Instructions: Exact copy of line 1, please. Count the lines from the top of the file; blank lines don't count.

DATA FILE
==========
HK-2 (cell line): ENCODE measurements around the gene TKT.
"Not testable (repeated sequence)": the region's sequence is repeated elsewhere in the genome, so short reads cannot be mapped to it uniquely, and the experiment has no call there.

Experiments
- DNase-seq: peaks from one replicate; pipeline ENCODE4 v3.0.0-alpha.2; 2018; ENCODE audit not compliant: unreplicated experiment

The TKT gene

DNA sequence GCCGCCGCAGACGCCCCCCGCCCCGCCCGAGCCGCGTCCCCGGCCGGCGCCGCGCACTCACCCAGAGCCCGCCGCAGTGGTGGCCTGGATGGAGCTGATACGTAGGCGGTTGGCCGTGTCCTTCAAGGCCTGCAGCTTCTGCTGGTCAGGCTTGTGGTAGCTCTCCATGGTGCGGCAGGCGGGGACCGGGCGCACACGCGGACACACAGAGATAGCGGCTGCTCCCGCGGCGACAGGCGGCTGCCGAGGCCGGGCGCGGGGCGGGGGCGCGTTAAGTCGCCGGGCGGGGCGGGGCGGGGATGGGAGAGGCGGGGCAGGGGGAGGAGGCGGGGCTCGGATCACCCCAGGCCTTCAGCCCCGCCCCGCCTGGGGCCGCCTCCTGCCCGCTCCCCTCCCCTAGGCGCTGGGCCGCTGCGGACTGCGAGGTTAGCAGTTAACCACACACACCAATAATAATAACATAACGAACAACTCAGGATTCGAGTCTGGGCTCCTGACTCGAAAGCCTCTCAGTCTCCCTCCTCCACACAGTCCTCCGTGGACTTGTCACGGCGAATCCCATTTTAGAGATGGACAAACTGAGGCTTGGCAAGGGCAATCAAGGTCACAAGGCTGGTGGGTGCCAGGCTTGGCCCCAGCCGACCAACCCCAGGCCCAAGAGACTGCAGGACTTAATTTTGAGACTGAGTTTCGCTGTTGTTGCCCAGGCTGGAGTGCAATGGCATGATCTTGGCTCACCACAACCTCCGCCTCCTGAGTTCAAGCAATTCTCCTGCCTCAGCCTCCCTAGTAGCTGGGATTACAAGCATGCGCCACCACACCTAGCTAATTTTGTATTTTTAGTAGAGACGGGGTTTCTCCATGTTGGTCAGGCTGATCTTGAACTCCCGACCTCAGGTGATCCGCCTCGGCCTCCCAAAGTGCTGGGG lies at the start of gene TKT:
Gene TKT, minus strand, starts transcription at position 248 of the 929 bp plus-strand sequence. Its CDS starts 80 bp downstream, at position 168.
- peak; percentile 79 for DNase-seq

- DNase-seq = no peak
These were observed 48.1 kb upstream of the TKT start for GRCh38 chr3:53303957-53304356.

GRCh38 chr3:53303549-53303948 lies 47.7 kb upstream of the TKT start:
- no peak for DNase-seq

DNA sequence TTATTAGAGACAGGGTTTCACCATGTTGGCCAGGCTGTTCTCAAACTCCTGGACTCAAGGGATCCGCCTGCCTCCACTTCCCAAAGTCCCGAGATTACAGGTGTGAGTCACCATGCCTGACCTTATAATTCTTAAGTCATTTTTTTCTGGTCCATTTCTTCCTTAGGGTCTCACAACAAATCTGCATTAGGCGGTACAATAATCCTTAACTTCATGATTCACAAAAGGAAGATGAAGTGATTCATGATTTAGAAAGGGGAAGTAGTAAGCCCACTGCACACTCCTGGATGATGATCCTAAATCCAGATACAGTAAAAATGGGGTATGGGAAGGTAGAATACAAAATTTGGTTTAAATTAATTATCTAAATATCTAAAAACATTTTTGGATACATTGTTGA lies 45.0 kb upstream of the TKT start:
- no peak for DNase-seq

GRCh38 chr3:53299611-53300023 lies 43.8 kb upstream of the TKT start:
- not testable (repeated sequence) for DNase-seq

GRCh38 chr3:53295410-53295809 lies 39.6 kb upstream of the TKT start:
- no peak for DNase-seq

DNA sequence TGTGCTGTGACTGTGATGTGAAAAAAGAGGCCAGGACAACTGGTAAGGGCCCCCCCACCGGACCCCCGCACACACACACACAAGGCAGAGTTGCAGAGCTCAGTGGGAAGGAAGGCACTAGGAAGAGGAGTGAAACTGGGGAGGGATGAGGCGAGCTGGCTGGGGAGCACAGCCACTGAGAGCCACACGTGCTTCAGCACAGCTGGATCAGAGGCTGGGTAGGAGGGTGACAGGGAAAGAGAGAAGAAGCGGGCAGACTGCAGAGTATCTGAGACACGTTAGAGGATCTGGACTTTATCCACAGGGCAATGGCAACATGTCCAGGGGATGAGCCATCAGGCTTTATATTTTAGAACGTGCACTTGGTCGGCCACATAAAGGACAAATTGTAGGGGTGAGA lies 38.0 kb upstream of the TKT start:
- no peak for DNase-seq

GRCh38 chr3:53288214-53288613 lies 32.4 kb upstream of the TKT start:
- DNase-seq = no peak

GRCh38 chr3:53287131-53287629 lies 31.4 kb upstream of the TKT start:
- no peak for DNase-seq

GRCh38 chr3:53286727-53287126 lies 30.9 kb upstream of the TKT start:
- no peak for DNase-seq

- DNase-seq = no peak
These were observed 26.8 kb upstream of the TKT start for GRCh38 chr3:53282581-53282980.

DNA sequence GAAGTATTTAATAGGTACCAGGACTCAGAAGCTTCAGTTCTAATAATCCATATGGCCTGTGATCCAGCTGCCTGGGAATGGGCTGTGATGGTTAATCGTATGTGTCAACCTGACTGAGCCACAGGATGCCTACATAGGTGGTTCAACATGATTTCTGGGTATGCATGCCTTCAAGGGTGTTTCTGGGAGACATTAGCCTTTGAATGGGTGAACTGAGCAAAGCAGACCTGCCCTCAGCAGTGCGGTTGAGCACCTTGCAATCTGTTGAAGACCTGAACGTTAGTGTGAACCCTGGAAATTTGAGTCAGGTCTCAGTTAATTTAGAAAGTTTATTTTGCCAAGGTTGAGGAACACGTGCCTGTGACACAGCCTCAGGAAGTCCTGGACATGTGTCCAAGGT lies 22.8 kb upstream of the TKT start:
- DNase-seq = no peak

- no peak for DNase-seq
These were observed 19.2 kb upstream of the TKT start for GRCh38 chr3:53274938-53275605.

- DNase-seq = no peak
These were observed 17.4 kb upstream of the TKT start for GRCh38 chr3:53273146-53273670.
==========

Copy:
HK-2 (cell line): ENCODE measurements around the gene TKT.